And then there was a session by Shivani Miglani, Trustee of Desi Cows for Better India, on the importance of rearing Desi cows over foreign breed cows. As she propagated the benefit of desi cow products, a good number of audience showed eagerness to use desi cow products and enquired her about the availability. Shivani briefed about the availability of mosquito coil, phenyl etc prepared using cow urine.

A zero waste event

There were a few stalls that demonstrated organic waste composting and waste segregation at source. The flower rangolis were made using only biodegradable elements. There were workshops on water and spirituality, quilting, paper bag-making and so on.

As the organisers had batted for a green event, the use of plastic bags, cups and other products were completely prohibited at the venue. Plates made of banana leaf and areca leaf were used instead of plastic or paper plates. Hasiru Dala, an NGO working in the area of waste management, was given the responsibility of managing waste in the programme venue. The Hasirudala workers were seen moving around every half an hour in the carts, hunting for waste.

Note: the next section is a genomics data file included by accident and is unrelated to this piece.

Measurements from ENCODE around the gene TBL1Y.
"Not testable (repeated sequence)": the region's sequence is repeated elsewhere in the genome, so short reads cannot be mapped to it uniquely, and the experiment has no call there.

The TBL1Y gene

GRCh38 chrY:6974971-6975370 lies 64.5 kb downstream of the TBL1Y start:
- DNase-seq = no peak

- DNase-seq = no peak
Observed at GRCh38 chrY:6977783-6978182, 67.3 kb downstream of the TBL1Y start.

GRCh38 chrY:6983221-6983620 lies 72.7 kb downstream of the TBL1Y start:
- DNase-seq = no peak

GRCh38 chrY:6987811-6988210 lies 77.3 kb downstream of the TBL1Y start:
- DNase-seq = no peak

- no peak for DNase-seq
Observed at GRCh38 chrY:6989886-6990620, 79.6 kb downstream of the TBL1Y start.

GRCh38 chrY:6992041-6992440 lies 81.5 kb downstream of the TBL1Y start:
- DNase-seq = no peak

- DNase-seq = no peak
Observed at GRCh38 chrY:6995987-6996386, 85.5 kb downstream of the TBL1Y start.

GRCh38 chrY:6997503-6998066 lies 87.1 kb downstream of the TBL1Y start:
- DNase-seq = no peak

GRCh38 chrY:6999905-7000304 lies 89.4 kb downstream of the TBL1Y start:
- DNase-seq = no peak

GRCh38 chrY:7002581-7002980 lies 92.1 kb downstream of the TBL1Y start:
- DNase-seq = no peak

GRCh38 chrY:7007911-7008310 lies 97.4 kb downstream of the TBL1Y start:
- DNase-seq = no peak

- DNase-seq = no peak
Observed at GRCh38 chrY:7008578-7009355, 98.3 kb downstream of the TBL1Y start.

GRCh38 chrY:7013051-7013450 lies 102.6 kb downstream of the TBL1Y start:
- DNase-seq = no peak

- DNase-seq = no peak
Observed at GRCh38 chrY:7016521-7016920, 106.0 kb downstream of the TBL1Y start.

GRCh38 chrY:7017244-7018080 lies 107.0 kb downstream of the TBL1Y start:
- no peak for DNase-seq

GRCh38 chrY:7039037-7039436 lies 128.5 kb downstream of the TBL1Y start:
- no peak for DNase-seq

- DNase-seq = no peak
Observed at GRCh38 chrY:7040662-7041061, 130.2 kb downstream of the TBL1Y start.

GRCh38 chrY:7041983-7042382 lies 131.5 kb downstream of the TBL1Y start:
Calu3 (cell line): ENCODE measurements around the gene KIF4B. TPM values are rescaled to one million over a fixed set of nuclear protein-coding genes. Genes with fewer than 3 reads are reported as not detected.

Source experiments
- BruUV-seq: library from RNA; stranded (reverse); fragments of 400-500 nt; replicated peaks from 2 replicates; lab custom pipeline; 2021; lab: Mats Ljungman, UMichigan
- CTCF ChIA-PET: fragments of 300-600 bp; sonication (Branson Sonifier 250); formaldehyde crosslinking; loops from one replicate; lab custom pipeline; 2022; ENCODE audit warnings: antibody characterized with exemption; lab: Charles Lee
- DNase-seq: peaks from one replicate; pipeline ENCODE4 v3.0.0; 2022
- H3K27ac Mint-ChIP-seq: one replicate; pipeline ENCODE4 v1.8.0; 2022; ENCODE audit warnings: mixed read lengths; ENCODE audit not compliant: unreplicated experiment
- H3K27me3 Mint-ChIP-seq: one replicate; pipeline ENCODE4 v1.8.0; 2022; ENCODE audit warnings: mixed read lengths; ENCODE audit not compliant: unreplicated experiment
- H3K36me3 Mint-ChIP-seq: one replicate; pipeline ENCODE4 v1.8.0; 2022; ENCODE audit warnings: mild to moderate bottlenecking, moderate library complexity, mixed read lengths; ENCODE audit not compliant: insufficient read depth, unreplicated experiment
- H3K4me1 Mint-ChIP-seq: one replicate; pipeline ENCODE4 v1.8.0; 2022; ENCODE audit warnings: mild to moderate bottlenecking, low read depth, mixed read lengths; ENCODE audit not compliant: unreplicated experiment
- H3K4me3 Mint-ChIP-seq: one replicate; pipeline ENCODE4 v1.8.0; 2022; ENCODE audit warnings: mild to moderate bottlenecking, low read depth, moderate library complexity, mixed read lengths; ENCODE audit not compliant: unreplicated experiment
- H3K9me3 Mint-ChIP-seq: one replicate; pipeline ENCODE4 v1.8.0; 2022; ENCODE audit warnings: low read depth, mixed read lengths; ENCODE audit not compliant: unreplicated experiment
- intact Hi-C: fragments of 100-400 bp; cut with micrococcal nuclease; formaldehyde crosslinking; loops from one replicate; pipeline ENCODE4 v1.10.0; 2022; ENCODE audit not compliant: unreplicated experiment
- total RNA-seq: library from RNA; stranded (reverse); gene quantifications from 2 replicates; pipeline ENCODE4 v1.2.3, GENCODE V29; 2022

At the end of the event, there was only compostable and recyclable waste, with very little waste going to landfills.

Development poses challenges

Though Kaikondanahalli lake stands as an example of community participation in the lake revival, it continues to face threats to its existence, in the form of spree of construction activities close by. The land between Kaikondrahalli and Kasavanahalli lakes which is a valley zone according to Revised Master Plan-2015 is being filled fast with debris and constructions. The drain that connects Kasavanahalli lake to Kaikondrahalli lake is also almost non-existent, lost amid the never-ending constructions.

When asked, Priya Ramasubban, co-founder of Mahadevapura Environment Protection and Development Trust (MAPSAS), the organisation that has worked for the lake revival, said that they have been trying to bring such instances to the attention of authorities. “Our focus is the area within the lake boundary. As for as the cases of buffer zone violation and pollution around the lake is concerned, we can only inform it to the authorities like KSPCB and BBMP to take care of,” she said, adding that one way to avoid buffer zone violation is for the government to purchase land around the lake from private land holders.

Kere Habba at Kaikondrahalli lake was organised by Namma Bengaluru Foundation and MAPSAS in association with United Way, Bengaluru. Namma Bengaluru Foundation intends to organise such festivals once in every month, in various lakes of the city, in order to create awareness about community participation in rejuvenating and preserving dwindling lakes of Bengaluru.

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Kaikondrahalli lake to host Bengaluru’s first lake festival on Jan 10